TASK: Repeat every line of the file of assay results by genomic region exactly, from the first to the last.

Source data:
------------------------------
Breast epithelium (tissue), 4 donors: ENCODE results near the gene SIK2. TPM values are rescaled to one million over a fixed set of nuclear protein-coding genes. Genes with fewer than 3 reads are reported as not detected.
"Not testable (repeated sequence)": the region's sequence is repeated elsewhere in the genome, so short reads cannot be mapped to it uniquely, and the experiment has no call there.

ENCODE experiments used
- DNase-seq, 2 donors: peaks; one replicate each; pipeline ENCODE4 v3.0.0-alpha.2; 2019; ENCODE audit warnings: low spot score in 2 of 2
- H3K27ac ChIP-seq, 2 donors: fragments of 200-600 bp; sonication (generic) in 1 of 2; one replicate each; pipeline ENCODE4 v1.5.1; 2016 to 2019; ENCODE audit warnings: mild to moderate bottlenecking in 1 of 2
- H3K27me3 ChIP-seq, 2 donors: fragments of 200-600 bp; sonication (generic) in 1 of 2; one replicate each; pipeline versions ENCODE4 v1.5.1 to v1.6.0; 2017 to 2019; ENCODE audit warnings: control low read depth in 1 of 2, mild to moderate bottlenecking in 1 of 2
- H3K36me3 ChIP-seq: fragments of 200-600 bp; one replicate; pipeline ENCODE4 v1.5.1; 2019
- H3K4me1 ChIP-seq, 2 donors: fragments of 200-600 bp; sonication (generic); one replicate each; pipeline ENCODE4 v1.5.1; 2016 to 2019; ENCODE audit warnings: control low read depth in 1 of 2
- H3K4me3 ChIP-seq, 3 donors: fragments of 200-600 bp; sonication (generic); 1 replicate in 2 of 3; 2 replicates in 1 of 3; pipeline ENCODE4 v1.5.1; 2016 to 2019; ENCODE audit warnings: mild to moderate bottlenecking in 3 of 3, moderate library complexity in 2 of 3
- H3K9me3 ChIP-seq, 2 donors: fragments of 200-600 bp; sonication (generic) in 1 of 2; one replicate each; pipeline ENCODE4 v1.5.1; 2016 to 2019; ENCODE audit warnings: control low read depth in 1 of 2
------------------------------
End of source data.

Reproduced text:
Breast epithelium (tissue), 4 donors: ENCODE results near the gene SIK2. TPM values are rescaled to one million over a fixed set of nuclear protein-coding genes. Genes with fewer than 3 reads are reported as not detected.
"Not testable (repeated sequence)": the region's sequence is repeated elsewhere in the genome, so short reads cannot be mapped to it uniquely, and the experiment has no call there.

ENCODE experiments used
- DNase-seq, 2 donors: peaks; one replicate each; pipeline ENCODE4 v3.0.0-alpha.2; 2019; ENCODE audit warnings: low spot score in 2 of 2
- H3K27ac ChIP-seq, 2 donors: fragments of 200-600 bp; sonication (generic) in 1 of 2; one replicate each; pipeline ENCODE4 v1.5.1; 2016 to 2019; ENCODE audit warnings: mild to moderate bottlenecking in 1 of 2
- H3K27me3 ChIP-seq, 2 donors: fragments of 200-600 bp; sonication (generic) in 1 of 2; one replicate each; pipeline versions ENCODE4 v1.5.1 to v1.6.0; 2017 to 2019; ENCODE audit warnings: control low read depth in 1 of 2, mild to moderate bottlenecking in 1 of 2
- H3K36me3 ChIP-seq: fragments of 200-600 bp; one replicate; pipeline ENCODE4 v1.5.1; 2019
- H3K4me1 ChIP-seq, 2 donors: fragments of 200-600 bp; sonication (generic); one replicate each; pipeline ENCODE4 v1.5.1; 2016 to 2019; ENCODE audit warnings: control low read depth in 1 of 2
- H3K4me3 ChIP-seq, 3 donors: fragments of 200-600 bp; sonication (generic); 1 replicate in 2 of 3; 2 replicates in 1 of 3; pipeline ENCODE4 v1.5.1; 2016 to 2019; ENCODE audit warnings: mild to moderate bottlenecking in 3 of 3, moderate library complexity in 2 of 3
- H3K9me3 ChIP-seq, 2 donors: fragments of 200-600 bp; sonication (generic) in 1 of 2; one replicate each; pipeline ENCODE4 v1.5.1; 2016 to 2019; ENCODE audit warnings: control low read depth in 1 of 2